Is Your Store Experience Affecting Sales for Better or Worse?

11/3/2015
The modern apparel retailer must adapt to a drastically changed — and changing — customer. With easy access to information from their laptops, tablets and smartphones, shoppers are doing their research before even stepping foot into a store. Highly focused, these customers make fewer visits to retail locations, but when they do they are more motivated than ever to buy.

Because today's shoppers employ a different path-to-purchase, finding opportunities to reach these well-educated consumers and influence their in-store purchasing has become more challenging. Savvy apparel retailers that take advantage of crucial strategies and new technologies will create the optimal experience for customers — bolstering traffic, conversion and transaction size.

Traffic: If you build it, will they come?
Technology provides an easy way for shoppers to do their research online and avoid multiple trips to the store. But decreasing store traffic does not have to mean decreasing sales. In other words, if retailers build it, shoppers will come, just not as frequently. Instead, retailers need to develop smart strategies that appeal to the new shopper.

To start, bridging the online and in-store experience is critical. Price consistency across all channels is the first step. It fosters goodwill and steers customers to the store. Similarly, services such as buy online and pick up or return in-store provide convenience for customers and help drive traffic for retailers. But doing it right can be challenging. Inventory, staffing and strategic location of the pickup counter are just a few crucial considerations.

Timely rewards and special offers that can be earned only by visiting the physical store are excellent strategies for getting customers out of the house. Mobile apps such as shopkick are especially successful at engaging customers and translating into increased sales. By delivering personalized content during the research phase of the purchasing journey, retailers can create a sense of urgency that spurs shoppers to make the trip. 

Reducing abandonment is another critical component – retailers won't sell if the customer does not stay in the store. Associates must be welcoming, not overbearing, and stationed at strategic locations such as the entrance, near promotions and at the dressing rooms so that shoppers are greeted and assisted in a timely manner.

Conversions: Give customers what they want
At this stage, the customer has made the decision to buy and the sale is the retailer's to lose. Unfortunately, this is too often the case. There are a myriad of reasons why customers leave the store without the items they came for – the price is too high, the fitting room is locked, the line is too long. All of these are simple hurdles for retailers to overcome if they do a little upfront work.

Retailers should focus on optimizing dwell time. If a shopper is in a rush, staff should facilitate the sale as quickly as possible. But if the shopper seems less harried, several tactics can help extend and enrich the shopping experience. Interactive content tied to promotional displays can engage shoppers and draw their attention to specific items. In-store messages with mobile apps or other third-party software can drive them to the desired zones and influence in-store behavior, such as leading shoppers to the fitting room.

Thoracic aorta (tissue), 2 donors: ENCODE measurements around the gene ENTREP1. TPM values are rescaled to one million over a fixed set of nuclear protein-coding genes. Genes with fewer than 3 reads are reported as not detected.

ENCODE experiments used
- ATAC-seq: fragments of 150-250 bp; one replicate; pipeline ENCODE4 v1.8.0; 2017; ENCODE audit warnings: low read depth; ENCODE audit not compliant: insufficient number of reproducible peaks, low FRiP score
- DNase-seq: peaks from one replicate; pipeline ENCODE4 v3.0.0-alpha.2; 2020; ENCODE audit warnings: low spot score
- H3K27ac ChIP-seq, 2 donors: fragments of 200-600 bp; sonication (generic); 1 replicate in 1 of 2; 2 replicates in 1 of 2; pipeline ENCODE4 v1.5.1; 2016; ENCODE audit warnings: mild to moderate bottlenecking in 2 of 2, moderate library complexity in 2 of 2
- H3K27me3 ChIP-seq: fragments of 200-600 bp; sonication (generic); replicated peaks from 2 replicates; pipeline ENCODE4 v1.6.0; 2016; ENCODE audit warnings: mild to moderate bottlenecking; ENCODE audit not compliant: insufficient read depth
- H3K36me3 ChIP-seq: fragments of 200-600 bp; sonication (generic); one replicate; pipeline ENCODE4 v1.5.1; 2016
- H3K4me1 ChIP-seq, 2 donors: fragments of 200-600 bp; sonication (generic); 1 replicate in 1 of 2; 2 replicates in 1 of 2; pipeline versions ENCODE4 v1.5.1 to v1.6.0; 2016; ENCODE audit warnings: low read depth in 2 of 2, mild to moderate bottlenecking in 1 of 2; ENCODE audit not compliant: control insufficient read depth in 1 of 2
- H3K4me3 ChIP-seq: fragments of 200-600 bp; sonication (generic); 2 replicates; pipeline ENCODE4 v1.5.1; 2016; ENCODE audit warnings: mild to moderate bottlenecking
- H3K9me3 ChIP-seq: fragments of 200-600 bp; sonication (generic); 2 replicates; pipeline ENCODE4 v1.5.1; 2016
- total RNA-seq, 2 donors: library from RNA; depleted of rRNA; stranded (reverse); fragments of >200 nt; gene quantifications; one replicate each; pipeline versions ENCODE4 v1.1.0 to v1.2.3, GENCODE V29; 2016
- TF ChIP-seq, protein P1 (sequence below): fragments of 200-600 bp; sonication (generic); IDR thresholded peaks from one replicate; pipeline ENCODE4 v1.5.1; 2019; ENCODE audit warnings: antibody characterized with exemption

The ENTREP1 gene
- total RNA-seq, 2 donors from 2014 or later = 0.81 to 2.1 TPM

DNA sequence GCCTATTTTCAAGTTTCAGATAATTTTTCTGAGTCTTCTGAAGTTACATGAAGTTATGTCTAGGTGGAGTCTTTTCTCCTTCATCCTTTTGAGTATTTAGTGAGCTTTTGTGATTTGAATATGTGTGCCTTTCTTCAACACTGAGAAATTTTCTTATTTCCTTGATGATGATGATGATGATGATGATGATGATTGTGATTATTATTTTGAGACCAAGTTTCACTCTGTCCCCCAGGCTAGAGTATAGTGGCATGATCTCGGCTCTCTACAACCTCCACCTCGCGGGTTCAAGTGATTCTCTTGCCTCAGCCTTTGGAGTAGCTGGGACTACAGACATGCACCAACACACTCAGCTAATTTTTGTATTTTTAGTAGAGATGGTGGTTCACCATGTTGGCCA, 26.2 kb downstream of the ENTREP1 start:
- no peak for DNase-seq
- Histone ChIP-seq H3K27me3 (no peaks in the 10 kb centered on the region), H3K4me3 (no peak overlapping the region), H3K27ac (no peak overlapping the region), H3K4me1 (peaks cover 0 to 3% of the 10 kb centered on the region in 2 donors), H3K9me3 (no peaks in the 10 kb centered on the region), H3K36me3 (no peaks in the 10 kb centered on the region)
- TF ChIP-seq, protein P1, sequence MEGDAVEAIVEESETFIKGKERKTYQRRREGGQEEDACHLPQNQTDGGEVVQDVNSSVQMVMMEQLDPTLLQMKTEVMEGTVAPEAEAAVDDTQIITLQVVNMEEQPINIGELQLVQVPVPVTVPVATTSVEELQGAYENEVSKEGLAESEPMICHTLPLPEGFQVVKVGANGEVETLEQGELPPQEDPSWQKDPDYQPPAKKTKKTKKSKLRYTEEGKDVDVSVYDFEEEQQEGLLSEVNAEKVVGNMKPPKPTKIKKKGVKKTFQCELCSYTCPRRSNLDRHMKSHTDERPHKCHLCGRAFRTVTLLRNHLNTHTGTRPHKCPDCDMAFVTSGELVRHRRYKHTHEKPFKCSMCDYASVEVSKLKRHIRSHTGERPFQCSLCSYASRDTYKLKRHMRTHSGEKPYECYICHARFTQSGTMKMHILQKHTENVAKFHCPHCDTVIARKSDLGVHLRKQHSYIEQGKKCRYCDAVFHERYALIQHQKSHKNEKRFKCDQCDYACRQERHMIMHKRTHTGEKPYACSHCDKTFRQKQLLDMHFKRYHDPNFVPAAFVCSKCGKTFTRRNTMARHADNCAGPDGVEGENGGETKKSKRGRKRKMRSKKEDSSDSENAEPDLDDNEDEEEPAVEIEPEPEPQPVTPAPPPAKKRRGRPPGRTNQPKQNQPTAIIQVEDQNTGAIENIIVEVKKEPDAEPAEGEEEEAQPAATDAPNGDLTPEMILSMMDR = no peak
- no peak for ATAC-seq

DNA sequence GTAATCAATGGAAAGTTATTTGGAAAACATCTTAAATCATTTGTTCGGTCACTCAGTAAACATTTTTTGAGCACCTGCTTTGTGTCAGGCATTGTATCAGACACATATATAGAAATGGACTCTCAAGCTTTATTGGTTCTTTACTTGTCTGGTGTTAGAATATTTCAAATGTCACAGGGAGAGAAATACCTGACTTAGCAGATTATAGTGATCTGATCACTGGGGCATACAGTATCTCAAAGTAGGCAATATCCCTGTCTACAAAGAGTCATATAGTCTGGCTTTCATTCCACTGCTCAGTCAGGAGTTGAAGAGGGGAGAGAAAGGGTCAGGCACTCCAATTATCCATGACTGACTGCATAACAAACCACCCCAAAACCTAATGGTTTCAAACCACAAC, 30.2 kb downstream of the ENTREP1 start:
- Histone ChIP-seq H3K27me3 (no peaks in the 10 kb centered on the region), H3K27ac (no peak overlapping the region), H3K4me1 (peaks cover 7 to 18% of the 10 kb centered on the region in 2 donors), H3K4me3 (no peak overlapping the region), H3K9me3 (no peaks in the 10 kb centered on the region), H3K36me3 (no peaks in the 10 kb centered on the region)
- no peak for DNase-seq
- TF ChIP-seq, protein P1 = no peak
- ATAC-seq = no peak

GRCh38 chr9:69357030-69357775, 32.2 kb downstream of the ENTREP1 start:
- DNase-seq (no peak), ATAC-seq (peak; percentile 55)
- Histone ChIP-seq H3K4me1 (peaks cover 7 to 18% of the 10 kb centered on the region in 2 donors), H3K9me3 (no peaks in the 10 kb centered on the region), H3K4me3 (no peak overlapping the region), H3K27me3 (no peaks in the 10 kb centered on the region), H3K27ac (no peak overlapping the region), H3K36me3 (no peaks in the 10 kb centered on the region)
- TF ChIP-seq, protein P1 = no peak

Making use of interior analytics through existing or new technologies such as Wi-Fi, Bluetooth and Bluetooth Low Energy can help retailers analyze patterns in shopper behaviors and preferences in order to improve store layout, product placement and promotional strategies. Smart floor mats, placed in critical zones, can record foot traffic and provide data on how long shoppers linger in any given spot and map where they head next. All of these tools will improve the shopper experience while exposing them to more merchandise.

Transaction: Keep customers engaged throughout their journey
In-store shoppers are ideal candidates to buy more and the number one driver for increasing transaction size is access to a knowledgeable employee. Apparel retailers that deliver the best customer service measure and monitor foot traffic. By understanding peak shopping hours, they can align their staff to match opportunity and provide a consistent experience for everyone. In addition, data such as zone traffic, dwell time and abandonment gives retailers a fuller picture of the drivers that lead to sales.

Broader store benchmarks provide retailers with greater visibility into larger marketplace trends and their impact on individual store sales. These metrics also help retailers stay informed of consumer behavior so they can proactively respond to shifting shopping patterns.

Finally, sometimes it is the journey and not the destination. Selling should not stop in the store. Post-purchase communication is critical for developing customer loyalty. By reaching out to customers after a sale with rewards and promotional campaigns, retailers can reinforce the positive guest experience the customer had in the store. 

Bottom line: Deliver a superior guest experience every time
Retailers that seek innovative ways to capitalize on changing shopper patterns may find that this new environment works to their advantage. But success will only come to those that consistently deliver a superior shopper experience across channels. By doing so, retailers not only ensure they make the current sale but also entice the customer to come back more frequently, ultimately increasing sales.


Kevin Kearns is chief revenue officer for ShopperTrak, a global provider of retail analytics.

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